We affirm prayer and worship which help believers apply the gospel
to everyday situations.
Across the country, there are examples
of Catholic men and women gathering in small groups to examine the
moral dimensions of their lives and work. They enlarge their vision
beyond the immediate and the individual experience when they are
enabled to examine the structures and processes that shape social
Catholic schools and religious education
programs provide important lessons about living a life of justice
and compassion, and promoting participation in civic life. Many
parishes participate in legislative networks and community organizing
projects that involve parishioners in working for justice.
In thousands of parishes, other social
ministry efforts provide valuable opportunities to help believers
make choices about their time, money and talents that reflect the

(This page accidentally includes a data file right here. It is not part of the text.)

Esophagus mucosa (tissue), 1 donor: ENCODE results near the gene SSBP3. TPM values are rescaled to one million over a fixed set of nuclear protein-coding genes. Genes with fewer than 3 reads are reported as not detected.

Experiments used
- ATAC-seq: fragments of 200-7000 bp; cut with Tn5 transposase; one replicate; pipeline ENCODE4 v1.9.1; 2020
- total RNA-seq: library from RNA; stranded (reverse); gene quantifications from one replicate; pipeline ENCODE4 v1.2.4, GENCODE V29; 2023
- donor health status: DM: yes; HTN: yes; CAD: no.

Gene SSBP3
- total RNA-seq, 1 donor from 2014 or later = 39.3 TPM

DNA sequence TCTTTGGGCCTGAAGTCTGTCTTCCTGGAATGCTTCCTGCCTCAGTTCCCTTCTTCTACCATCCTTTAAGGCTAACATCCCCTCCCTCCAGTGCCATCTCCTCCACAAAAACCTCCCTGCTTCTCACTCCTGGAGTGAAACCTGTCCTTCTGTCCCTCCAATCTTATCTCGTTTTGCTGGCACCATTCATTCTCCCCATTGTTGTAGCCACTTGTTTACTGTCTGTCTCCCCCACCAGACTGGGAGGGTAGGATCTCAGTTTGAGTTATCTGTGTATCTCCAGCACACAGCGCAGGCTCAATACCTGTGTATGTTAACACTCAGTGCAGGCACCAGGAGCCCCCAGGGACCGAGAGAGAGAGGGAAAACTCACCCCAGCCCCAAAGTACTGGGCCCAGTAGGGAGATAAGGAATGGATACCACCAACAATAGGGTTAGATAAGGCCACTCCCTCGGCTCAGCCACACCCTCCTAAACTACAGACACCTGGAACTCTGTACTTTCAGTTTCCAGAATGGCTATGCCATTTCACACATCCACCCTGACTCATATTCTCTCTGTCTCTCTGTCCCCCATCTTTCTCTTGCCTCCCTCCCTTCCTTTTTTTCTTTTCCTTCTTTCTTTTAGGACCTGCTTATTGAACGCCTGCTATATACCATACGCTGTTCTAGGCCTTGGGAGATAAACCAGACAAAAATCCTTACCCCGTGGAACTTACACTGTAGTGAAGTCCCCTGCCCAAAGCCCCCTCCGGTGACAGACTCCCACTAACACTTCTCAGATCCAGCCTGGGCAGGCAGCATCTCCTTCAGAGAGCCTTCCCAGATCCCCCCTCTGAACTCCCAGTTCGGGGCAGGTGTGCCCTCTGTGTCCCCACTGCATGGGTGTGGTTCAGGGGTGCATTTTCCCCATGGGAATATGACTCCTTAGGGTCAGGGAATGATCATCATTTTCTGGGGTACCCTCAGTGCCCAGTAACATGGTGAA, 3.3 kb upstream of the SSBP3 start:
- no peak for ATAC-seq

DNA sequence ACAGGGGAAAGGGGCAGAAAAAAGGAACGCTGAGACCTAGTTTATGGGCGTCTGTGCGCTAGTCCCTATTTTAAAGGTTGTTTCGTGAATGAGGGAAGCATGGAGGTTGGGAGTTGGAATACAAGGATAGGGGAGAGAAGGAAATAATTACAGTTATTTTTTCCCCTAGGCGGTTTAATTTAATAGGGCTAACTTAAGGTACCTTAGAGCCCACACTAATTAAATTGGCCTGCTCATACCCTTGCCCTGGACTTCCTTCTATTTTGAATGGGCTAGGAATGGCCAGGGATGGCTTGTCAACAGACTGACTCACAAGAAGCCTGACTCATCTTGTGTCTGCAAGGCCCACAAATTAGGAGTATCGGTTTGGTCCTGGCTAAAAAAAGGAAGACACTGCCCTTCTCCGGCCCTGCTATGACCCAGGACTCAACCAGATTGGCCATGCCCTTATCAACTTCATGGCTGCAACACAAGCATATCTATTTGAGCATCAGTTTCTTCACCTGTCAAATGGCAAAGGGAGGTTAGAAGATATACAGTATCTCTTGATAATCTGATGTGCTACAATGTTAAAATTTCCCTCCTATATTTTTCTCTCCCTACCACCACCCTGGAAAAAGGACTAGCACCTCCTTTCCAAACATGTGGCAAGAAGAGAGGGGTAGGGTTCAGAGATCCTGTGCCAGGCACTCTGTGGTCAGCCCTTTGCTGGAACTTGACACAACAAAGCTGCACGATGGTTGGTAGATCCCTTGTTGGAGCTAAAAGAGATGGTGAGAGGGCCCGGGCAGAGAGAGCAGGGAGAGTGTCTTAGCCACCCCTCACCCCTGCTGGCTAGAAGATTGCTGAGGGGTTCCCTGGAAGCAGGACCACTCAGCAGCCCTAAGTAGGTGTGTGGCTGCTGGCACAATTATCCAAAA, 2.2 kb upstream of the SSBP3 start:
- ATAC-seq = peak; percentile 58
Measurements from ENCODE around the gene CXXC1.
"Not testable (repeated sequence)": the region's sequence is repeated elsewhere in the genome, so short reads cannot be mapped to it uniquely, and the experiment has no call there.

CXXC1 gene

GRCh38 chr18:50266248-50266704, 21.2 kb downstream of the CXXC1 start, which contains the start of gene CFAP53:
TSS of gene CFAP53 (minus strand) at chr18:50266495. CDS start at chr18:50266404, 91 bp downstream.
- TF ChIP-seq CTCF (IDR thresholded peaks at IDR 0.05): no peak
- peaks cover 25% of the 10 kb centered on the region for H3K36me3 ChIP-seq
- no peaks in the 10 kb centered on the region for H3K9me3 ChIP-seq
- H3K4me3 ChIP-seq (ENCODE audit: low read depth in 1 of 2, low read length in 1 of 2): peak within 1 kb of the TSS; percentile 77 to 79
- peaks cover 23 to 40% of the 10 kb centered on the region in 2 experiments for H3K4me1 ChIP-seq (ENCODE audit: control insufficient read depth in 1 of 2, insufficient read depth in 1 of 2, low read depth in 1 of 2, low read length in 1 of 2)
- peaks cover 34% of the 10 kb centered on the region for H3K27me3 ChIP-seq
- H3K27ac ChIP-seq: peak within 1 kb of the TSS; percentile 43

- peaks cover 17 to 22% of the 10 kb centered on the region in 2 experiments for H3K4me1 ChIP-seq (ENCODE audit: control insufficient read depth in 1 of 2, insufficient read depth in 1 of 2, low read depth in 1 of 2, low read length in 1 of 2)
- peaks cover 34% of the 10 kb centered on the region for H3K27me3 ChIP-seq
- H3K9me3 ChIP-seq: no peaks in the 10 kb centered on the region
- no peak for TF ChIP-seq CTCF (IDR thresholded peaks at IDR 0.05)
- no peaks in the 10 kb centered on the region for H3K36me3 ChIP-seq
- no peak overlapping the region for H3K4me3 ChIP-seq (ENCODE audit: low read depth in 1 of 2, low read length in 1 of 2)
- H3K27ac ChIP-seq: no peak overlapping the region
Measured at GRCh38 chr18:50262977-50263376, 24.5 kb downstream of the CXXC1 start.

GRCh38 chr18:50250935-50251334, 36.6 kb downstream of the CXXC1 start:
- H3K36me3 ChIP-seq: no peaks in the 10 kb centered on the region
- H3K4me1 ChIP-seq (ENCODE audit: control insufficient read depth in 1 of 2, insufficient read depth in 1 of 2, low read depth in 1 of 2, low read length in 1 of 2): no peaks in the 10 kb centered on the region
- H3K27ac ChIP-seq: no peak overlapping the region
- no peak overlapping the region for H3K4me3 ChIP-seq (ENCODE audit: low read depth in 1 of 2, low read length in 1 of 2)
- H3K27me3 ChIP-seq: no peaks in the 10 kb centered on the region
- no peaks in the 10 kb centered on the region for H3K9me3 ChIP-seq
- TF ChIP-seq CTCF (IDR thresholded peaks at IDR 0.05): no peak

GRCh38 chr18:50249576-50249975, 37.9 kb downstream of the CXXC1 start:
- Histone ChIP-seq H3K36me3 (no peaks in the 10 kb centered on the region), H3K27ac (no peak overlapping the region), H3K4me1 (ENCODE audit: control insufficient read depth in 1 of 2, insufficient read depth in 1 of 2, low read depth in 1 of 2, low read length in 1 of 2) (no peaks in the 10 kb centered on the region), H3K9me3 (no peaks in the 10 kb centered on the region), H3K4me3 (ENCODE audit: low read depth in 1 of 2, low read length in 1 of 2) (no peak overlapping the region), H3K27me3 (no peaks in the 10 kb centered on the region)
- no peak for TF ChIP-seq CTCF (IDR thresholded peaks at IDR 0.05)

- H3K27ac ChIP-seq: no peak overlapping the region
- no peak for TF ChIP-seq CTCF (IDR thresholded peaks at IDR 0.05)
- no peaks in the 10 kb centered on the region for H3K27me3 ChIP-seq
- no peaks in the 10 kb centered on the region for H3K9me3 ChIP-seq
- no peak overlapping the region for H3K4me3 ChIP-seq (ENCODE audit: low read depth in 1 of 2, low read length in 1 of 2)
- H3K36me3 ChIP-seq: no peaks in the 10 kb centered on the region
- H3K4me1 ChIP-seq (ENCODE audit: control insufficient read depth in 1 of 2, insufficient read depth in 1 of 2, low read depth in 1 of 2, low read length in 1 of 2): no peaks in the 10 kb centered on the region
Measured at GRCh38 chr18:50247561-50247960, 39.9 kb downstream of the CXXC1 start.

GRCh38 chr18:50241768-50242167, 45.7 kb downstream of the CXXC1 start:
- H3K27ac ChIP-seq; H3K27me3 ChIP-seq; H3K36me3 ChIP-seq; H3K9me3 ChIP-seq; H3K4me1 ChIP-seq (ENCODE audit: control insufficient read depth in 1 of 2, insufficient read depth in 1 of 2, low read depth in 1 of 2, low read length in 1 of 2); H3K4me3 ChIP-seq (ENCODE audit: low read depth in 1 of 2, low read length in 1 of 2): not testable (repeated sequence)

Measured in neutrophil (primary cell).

justice demands of the gospel. These parishes are convinced that
the mystery of Jesus' life, death and resurrection unfolds within
We applaud these efforts and urge our
parishes to do even more. Our culture often suggests that religion
is a private matter, to be tolerated as long as it is detached from
our lives as workers and citizens. Catholic men and women look to
our parishes to find the support, tools and concrete help they need
to resist this tendency and instead proclaim Christ's love, justice
and peace in everything they do.
Catholics need to support one another
as we take up these difficult tasks, helping each other to have
the courage of our convictions, to stand up for what we believe
and to practice in our own lives what the Scriptures proclaim.
Pope John Paul II has declared 2000
a holy year of jubilee. For the Great Jubilee of 2000, our bishops'
conference is promoting a "Jubilee Pledge for Charity, Justice and
Peace" as one concrete way for believers to commit to renewed prayer,
reflection, service and action (see The Jubilee Pledge below).
A call to Jubilee justice
The beginning of the third millennium
is especially significant for followers of Jesus. The year 2000
is a holy year, a time of favor, a reminder that we live and work
in a time of special grace between the Incarnation of Jesus and